Whether a contractor can make a valid progress payment claim under section 17A(2) or a final payment claim under 17(A)(3) turns on the meaning of when the construction work was ‘last carried out’ and ‘the completion of construction work’. Whilst section 17A(2) and section 17A(3) adopt slightly different wording to describe when the 6 month period expires, it is our view that the two phrases mean the same thing (particularly in light of the Barclay case discussed above).
There has been no judicial guidance provided on the meaning of the phrase “after the construction work to which the claim relates was last carried out” in Queensland and there has been only some limited consideration in New South Wales. The phase “6 months after the later of the completion of all construction work” is a new phrase introduced by the Amending Act.
It will be a question of fact as to when the last of the work was completed or carried out. The better view is that the construction work will be taken to have been completed at the time of taking over. However, if work has been carried out and paid for after taking over (ie as a post taking over variation) then it may be arguable that the completion of the construction work has occurred at a later date.
In the NSW Courts, works carried out during the defects liability period under the equivalent NSW provision are not counted in the 12 month period (which is now 6 months in Queensland). Therefore, even if a contractor provides labour (which falls under the definition of ‘related goods and services’ under section 11 of BCIPA) during the defects liability period, this work is not considered work under a contract for construction work. It is our view that this is the correct interpretation since the work performed by a Contractor during the defects liability period is rectification work for which the contractor is not entitled to be paid.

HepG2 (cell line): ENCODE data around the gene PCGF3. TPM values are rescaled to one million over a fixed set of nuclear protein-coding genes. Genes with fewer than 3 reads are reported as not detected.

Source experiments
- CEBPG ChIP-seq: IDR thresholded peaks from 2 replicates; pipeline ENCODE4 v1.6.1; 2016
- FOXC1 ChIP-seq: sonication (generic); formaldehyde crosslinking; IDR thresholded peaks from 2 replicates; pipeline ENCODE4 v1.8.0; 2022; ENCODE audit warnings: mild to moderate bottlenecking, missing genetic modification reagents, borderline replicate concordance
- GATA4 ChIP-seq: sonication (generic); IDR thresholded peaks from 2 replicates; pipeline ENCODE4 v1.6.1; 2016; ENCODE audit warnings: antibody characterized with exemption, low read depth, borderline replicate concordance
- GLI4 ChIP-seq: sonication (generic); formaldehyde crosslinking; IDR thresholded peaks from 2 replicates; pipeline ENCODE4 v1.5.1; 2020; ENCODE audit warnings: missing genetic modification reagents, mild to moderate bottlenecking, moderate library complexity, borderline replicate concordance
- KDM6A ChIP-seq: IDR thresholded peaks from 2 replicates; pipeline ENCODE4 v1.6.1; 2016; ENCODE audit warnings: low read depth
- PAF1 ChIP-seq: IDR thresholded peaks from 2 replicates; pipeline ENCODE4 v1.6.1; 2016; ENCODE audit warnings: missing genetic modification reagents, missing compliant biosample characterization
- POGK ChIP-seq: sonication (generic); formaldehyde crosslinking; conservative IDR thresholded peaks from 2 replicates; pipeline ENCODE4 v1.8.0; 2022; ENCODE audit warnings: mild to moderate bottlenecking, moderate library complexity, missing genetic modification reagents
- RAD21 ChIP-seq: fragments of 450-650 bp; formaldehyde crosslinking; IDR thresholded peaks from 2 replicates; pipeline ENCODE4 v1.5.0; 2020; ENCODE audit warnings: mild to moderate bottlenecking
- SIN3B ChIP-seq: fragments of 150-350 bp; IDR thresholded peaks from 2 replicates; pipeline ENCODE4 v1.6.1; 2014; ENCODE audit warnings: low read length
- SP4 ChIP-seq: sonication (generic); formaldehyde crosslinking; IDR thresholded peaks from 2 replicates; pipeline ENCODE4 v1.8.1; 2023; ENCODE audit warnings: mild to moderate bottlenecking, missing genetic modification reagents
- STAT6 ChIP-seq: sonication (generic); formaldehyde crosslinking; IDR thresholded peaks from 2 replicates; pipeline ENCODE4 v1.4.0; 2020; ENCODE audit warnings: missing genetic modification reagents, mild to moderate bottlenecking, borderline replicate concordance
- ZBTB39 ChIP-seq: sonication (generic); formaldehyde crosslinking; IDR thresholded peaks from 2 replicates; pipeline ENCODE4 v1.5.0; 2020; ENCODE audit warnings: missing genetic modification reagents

Even if the contractor cannot demonstrate that work was carried out within the last 6 months or that the payment claim relates to work carried out in the last 6 months, principals need to be aware that a contractor’s BCIPA claim is still not extinguished as the contractor has an express right under the new BCIPA regime to submit a BCIPA claim for final payment for this claim following the expiry of the defects liability period (since, as discussed above, the 6 month limit to work being carried out does not apply to final payment claims).